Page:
Partisans’ and Civil Elites’ Role in Supporting military Coups: The Case of the Egyptian Elites


The study reported in the article below tried to examine partisans’ and civil elites’ role in military interventions and coups. The 2013 Egyptian coup d'??tat that took place on 3 July 2013 was used as a model of analysis. Concisely, this study sought to identify the defining characteristics of the partisans and civil elites who supported that military coup in Egypt, including their social origins, their level of education, their views of democracy and constitutional legitimacy as well as the nature of their allegied tie-up with the armed forces. In order to do just this, the study used Samuel Huntington's hypothesis as a theoretical framework of analysis. Accordingly, elites’ support for military coups underlies weakness (and therefore ineffectiveness) of the country’s civil institutions as well as absence of institutional political channels that regulate competition and conflict between parties with differing interests and resources. An immediate outcome of such a state of affairs was that partisans and civil elites had demonstrated their superiority over the army as they possessed the means of power that enabled them to impose their control. The findings of the study showed that those partisans and civil elites, formed by mechanisms based on mutual interests and wealth, are only theoretically oriented in the sense that they only accept the principles of democracy and constitutional legitimacy in the event that they lead to their arrival to power. However, if that legitimacy comes from other political currents, (e.g. The Muslim Brotherhood), they soon turn against it.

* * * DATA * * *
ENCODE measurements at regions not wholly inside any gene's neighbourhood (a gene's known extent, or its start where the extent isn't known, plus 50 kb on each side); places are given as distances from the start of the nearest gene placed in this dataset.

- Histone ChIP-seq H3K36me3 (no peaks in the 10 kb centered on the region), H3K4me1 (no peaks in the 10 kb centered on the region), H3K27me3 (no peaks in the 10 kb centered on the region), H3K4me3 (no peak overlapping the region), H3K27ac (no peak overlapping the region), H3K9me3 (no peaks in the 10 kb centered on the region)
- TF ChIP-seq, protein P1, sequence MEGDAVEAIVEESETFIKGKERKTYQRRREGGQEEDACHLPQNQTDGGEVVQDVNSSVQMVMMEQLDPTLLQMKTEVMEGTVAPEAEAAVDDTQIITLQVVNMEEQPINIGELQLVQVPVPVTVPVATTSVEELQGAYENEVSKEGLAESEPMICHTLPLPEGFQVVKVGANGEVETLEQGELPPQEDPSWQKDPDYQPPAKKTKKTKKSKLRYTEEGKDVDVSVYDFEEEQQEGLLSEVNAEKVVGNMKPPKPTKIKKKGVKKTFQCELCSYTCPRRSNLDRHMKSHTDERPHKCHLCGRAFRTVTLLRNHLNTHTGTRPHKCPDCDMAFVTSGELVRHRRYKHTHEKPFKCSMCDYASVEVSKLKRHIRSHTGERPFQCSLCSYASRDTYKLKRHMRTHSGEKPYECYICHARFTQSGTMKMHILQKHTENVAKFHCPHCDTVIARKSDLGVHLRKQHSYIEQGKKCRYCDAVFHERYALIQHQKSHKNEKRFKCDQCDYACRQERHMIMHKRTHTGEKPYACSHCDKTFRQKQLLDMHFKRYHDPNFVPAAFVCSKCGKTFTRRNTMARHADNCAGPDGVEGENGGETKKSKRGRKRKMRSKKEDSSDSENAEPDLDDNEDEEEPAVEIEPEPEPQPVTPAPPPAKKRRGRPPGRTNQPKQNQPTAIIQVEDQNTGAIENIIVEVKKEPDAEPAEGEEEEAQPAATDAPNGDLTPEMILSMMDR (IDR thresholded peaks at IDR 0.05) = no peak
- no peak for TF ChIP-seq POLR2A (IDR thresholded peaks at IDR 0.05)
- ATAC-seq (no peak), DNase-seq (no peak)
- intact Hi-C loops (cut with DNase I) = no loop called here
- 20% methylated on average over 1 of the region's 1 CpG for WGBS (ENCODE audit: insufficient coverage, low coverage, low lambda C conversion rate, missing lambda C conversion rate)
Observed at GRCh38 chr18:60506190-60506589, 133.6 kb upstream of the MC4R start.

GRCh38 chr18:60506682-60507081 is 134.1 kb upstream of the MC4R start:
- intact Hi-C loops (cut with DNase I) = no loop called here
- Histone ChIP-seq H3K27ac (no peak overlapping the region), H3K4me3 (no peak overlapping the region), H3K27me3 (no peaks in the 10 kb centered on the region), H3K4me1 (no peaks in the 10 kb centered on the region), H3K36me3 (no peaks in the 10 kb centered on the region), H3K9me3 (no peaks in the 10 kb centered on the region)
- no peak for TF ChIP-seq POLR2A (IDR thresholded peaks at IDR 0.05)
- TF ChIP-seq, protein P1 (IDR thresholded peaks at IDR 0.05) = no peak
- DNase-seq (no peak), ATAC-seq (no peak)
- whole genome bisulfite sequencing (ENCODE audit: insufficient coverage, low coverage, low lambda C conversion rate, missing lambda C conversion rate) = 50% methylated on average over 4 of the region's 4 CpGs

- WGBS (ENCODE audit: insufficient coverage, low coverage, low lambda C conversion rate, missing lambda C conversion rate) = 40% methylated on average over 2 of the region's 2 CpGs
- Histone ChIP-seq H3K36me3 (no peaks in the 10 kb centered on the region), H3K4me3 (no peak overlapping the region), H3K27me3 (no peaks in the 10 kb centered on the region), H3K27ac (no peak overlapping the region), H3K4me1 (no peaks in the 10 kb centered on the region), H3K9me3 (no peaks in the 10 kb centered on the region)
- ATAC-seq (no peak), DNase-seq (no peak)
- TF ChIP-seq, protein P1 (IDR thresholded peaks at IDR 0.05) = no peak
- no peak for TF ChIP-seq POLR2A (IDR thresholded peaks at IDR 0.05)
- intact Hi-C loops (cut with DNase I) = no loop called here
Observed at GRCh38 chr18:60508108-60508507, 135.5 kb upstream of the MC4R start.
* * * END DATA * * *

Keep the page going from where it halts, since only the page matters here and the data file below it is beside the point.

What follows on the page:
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    English, Array-Array